- Don’t forget to replace your tooth brush at least every 3 or 4 months.
Cut back on sugary and acidic drinks — and drink more water
Need that morning latte, daily cup of coffee, or hot cup of tea? Prolonged exposure to teeth of acidic coffee or tea, compounded by added sugar or even just added milk can increase your risk for new cavities. Go ahead, enjoy your coffee! But try to keep it to 20 minutes or less, and rinse your mouth with water after.
The problem with sipping coffee with cavity causing additives such as sugar, syrups and cream is that the harmful sugars stay in your saliva over a long period of time. To counter this, drink some water along with other drinks to rinse your mouth and keep saliva from becoming too sugary and eating away at your teeth. Also, try sipping coffee from a straw which helps to keep those sugary liquids off your teeth and out of your saliva.
Drinking water with fluoride, is one of the easiest and most beneficial things you can do to help prevent cavities.
Water is unlike any other drink, and is by far the healthiest drink available. Our bodies are made of 60% water, and staying hydrated helps your system distribute healthy nutrients, gets rid of waste, gives your skin a healthy glow and keeps your muscles moving. And–drinking water really helps your teeth stay health – especially if it’s fluoridated.
Get into the habit of flossing
We know, no one like to floss. But think about it this way: our teeth have 5 sides, and all of them need to be cleaned on a regular basis. Even when we brush every day, we’re still only cleaning 3 of those sides. So, without flossing, you’re really only cleaning about half of your teeth surface with brushing alone.
And remember, flossing only takes a few minutes a day – what else can you do for just a few minutes that can improve your health so much?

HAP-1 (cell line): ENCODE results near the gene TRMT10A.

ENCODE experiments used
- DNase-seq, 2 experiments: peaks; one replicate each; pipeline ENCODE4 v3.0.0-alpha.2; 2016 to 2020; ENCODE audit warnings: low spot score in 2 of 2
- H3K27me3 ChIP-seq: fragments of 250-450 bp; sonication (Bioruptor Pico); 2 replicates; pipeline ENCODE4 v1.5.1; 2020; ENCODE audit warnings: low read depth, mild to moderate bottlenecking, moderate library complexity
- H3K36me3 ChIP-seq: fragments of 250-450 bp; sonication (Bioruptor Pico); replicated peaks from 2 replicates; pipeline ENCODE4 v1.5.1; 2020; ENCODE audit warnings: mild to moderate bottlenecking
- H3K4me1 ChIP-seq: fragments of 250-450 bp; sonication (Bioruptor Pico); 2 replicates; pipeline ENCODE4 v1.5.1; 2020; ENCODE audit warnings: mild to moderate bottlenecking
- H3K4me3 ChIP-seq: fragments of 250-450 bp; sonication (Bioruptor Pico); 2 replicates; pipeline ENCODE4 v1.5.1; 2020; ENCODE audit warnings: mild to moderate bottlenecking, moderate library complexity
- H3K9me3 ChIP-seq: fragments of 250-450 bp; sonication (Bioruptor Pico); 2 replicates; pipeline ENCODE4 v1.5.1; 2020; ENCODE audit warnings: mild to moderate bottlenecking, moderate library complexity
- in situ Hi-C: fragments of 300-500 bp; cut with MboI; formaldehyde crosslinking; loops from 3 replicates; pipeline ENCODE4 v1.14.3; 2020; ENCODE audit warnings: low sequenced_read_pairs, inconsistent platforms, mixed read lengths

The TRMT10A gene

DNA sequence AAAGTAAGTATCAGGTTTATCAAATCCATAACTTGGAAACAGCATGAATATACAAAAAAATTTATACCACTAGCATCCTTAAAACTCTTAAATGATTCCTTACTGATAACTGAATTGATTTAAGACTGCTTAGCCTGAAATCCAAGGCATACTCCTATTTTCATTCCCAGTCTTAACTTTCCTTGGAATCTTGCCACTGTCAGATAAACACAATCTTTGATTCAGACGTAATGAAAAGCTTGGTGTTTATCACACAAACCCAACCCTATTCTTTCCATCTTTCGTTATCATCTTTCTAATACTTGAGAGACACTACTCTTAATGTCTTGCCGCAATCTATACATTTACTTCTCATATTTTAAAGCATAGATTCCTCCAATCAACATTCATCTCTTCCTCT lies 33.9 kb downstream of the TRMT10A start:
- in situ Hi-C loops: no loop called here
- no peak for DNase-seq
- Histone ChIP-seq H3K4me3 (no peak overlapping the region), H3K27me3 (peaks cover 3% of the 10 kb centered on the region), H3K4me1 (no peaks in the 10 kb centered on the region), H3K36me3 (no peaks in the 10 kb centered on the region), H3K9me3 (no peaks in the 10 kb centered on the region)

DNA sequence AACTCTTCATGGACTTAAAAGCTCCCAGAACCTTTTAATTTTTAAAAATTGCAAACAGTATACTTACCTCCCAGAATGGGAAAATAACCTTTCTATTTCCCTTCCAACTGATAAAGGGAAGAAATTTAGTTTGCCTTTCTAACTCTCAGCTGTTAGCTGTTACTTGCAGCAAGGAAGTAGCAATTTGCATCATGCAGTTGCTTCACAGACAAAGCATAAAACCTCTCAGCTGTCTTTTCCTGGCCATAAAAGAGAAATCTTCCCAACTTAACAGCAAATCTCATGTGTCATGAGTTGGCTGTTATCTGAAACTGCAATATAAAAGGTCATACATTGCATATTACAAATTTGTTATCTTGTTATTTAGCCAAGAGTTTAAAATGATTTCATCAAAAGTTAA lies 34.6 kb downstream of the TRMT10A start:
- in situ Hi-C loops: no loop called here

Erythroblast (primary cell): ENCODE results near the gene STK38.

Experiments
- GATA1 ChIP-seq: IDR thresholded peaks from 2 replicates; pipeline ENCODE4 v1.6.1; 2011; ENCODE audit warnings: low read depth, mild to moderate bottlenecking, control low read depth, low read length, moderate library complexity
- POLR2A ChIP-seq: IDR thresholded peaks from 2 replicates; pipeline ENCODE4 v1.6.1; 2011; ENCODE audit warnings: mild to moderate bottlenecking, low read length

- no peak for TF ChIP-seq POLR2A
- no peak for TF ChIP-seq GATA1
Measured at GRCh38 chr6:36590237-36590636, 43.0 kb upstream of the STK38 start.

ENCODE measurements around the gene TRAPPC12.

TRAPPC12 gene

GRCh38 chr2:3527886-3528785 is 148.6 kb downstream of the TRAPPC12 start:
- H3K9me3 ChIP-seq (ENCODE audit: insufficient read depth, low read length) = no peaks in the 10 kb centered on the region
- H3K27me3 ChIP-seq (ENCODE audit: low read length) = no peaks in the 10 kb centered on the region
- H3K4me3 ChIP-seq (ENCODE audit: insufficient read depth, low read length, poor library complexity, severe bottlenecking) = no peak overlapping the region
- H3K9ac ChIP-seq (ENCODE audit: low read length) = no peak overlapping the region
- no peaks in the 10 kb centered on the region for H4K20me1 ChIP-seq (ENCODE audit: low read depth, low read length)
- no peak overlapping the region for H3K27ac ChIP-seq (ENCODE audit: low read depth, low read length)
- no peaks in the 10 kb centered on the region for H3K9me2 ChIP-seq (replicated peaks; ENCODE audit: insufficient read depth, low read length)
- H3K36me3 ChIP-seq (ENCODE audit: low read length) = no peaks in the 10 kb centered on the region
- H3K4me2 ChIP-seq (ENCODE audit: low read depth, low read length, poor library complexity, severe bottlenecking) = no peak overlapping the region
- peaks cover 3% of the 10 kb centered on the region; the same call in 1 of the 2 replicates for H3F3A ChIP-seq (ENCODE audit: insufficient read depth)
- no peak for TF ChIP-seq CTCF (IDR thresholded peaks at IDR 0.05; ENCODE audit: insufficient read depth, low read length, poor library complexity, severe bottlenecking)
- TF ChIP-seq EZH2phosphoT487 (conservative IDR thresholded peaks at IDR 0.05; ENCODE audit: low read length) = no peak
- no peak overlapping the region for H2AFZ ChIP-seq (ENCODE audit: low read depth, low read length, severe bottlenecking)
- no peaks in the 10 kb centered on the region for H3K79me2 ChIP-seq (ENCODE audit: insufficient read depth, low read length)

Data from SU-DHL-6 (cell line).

So, how do you start the flossing habit? Think of it as ‘multi-tasking’, something we all love doing. Try flossing while watching TV, or while reading a book in bed. Ideally, you should floss soon after a meal, or before bedtime, as with brushing your tooth. However, flossing is actually easier and more convenient because you can do it on the go. It’s really just like any other healthy habit – the key is starting small, and developing a routine that sticks.
It is well known that smoking and tobacco use can cause many different medical problems. Smoking leads to disease and disability and harms nearly every organ of the body.
However, most people don’t realize the harm that smoking and oral tobacco use pose to the mouth, gums and teeth. Smoking can do a lot more than just stain your teeth – this unhealthy habit can also lead to gum disease, tooth loss, and even oral cancer.
Educate Your Children About Oral Health
The more kids know about their teeth and gums, the more likely they are to want to care for them with proper oral hygiene. Watch fun and informative videos with your children and answer any questions they have about their dental health. Tell and show your little ones why teeth are important and give them a better understanding of why oral care is important. This will help when you ask them to brush their teeth in the morning and before bed!